Entrees came sooner than water refills, and the used dishes remained at the edge of our table. We aren’t sure of our server’s methodology, but we can assume from her confusion that it was not intended to keep track of who ordered which dish. We dived into our food, not overly impressed but not terribly disappointed either. Our server didn’t seem too concerned with our opinion of the food, as she spent the duration of our meal flitting about the restaurant in a panicked disarray. While we understand the stresses of an understaffed dinner rush, a quick scope of the restaurant revealed the potential for an efficient trajectory for such instances. The tables are organized in a loop, providing a missed opportunity to effectively attend to every guest. Forethought clearly was not a part of the training process at aMa.
About half way through our meal, we were told that we would receive our check shortly. At this point, we had grown weary of the experience as a whole, yet were still relatively offended, although unsurprised, that our server’s top priority was to empty the dining room as quickly as possible. Her attitude toward other patrons was similarly apathetic, as evidenced by the palpable discomfort surrounding us. During our meal, we witnessed a customer next to us being cut off while attempting to order, another looking disgruntled at the temperature of his soup and several tables rubbernecking in a vain search for service. It quickly became clear that the server was no longer concerned with providing hospitality, but was instead inconvenienced by our presence.
Our check was presented separately, though we had made no indication that we would not be paying together. For the first time in our hour-long experience, there was a glimmer of interest when Tucker could not justify paying for a half-finished soda that had taken an exorbitant amount of time to reach our table. Even then, there was no apology or acceptance of responsibility for her lack of timeliness and our dissatisfaction. Fortunately, our change arrived quicker than anything else we’d requested. Unfortunately, this only served as an emphasis of her indifference towards the unwelcome occupants of her domain.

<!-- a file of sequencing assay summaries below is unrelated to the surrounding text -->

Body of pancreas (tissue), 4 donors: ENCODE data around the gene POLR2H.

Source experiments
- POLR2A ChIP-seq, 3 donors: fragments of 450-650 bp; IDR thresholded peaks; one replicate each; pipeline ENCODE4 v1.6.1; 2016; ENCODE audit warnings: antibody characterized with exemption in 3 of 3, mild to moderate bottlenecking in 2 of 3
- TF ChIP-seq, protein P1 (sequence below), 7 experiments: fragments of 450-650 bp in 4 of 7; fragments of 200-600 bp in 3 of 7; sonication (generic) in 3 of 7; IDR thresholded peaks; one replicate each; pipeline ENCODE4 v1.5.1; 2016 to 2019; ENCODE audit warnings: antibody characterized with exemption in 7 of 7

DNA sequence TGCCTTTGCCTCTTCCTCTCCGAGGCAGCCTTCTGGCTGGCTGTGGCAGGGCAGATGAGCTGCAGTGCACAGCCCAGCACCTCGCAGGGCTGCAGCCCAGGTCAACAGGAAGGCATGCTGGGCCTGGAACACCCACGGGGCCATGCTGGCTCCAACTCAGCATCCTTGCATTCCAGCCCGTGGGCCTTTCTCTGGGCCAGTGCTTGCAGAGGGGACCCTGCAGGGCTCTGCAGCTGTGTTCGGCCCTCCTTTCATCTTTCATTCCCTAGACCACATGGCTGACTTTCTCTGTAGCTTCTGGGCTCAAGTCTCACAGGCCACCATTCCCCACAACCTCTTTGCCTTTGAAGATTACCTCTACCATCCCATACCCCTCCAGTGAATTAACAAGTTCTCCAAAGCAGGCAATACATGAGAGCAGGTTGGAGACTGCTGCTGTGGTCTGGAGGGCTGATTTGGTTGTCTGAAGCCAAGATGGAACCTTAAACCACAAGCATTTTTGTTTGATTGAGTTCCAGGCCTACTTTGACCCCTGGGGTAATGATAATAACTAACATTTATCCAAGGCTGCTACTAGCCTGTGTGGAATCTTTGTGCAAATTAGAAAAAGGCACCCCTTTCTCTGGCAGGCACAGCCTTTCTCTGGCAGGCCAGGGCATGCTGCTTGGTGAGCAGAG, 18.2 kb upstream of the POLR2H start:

It saddens us to say that the refinement we had been hoping for was neither present nor something we foresee happening in the near future. There is no satisfaction in receiving poor service, and there is especially none in writing about said poor service. However, we feel it is our self-appointed duty to report the truth (as pompous as that may sound). We want to emphasize that we have been in her shoes, but she’s not the Cinderella we were looking for. We deeply feel that as a server, even at the point of extreme stress, it is not just a courtesy, but your obligation to assume responsibility for anything that goes wrong during your shift. Were we to focus our reviews on the food itself, we may have a more positive outlook on aMa, however, until the servers are properly trained and the management makes the appropriate staffing adjustments, we regret to say that we would not recommend dining at this establishment.
We hope that this review has been enlightening, and that our next will be less of a downer. Thanks for checking us out, look forward to our next post this Wednesday!
Your Humble Servants,
Arina & Tucker